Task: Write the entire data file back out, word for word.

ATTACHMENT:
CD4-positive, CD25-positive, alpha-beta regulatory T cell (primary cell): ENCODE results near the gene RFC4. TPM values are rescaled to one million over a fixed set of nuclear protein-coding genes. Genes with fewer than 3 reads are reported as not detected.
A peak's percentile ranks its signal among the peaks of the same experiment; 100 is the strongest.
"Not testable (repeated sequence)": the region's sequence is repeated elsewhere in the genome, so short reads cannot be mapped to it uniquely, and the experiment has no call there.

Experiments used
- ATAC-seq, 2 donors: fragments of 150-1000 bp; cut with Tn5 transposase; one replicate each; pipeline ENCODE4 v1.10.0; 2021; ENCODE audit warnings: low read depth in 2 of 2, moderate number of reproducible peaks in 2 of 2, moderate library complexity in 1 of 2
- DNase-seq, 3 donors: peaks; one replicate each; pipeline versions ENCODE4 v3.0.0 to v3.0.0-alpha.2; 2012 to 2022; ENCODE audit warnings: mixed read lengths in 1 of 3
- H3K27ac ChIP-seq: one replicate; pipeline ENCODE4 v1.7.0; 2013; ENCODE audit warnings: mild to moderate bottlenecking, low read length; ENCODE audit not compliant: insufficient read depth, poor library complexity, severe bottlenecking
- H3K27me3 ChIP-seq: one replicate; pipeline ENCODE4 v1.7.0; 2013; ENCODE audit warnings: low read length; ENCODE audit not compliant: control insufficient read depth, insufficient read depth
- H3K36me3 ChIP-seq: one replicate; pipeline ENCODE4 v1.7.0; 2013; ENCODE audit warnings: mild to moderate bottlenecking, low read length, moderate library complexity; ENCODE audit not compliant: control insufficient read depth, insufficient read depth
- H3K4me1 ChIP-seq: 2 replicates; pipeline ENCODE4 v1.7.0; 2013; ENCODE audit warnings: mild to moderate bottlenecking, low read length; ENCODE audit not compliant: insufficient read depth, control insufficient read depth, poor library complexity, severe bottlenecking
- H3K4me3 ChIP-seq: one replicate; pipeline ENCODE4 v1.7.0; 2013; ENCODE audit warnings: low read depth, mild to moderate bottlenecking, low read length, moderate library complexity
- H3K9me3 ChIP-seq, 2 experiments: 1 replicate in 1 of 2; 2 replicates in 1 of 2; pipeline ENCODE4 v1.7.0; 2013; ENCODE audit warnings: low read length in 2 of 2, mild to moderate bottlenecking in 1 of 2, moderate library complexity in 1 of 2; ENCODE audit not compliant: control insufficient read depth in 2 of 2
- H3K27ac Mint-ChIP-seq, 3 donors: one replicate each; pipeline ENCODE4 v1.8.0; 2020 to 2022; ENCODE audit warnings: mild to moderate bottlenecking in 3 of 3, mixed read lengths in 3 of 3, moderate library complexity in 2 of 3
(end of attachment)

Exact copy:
CD4-positive, CD25-positive, alpha-beta regulatory T cell (primary cell): ENCODE results near the gene RFC4. TPM values are rescaled to one million over a fixed set of nuclear protein-coding genes. Genes with fewer than 3 reads are reported as not detected.
A peak's percentile ranks its signal among the peaks of the same experiment; 100 is the strongest.
"Not testable (repeated sequence)": the region's sequence is repeated elsewhere in the genome, so short reads cannot be mapped to it uniquely, and the experiment has no call there.

Experiments used
- ATAC-seq, 2 donors: fragments of 150-1000 bp; cut with Tn5 transposase; one replicate each; pipeline ENCODE4 v1.10.0; 2021; ENCODE audit warnings: low read depth in 2 of 2, moderate number of reproducible peaks in 2 of 2, moderate library complexity in 1 of 2
- DNase-seq, 3 donors: peaks; one replicate each; pipeline versions ENCODE4 v3.0.0 to v3.0.0-alpha.2; 2012 to 2022; ENCODE audit warnings: mixed read lengths in 1 of 3
- H3K27ac ChIP-seq: one replicate; pipeline ENCODE4 v1.7.0; 2013; ENCODE audit warnings: mild to moderate bottlenecking, low read length; ENCODE audit not compliant: insufficient read depth, poor library complexity, severe bottlenecking
- H3K27me3 ChIP-seq: one replicate; pipeline ENCODE4 v1.7.0; 2013; ENCODE audit warnings: low read length; ENCODE audit not compliant: control insufficient read depth, insufficient read depth
- H3K36me3 ChIP-seq: one replicate; pipeline ENCODE4 v1.7.0; 2013; ENCODE audit warnings: mild to moderate bottlenecking, low read length, moderate library complexity; ENCODE audit not compliant: control insufficient read depth, insufficient read depth
- H3K4me1 ChIP-seq: 2 replicates; pipeline ENCODE4 v1.7.0; 2013; ENCODE audit warnings: mild to moderate bottlenecking, low read length; ENCODE audit not compliant: insufficient read depth, control insufficient read depth, poor library complexity, severe bottlenecking
- H3K4me3 ChIP-seq: one replicate; pipeline ENCODE4 v1.7.0; 2013; ENCODE audit warnings: low read depth, mild to moderate bottlenecking, low read length, moderate library complexity
- H3K9me3 ChIP-seq, 2 experiments: 1 replicate in 1 of 2; 2 replicates in 1 of 2; pipeline ENCODE4 v1.7.0; 2013; ENCODE audit warnings: low read length in 2 of 2, mild to moderate bottlenecking in 1 of 2, moderate library complexity in 1 of 2; ENCODE audit not compliant: control insufficient read depth in 2 of 2
- H3K27ac Mint-ChIP-seq, 3 donors: one replicate each; pipeline ENCODE4 v1.8.0; 2020 to 2022; ENCODE audit warnings: mild to moderate bottlenecking in 3 of 3, mixed read lengths in 3 of 3, moderate library complexity in 2 of 3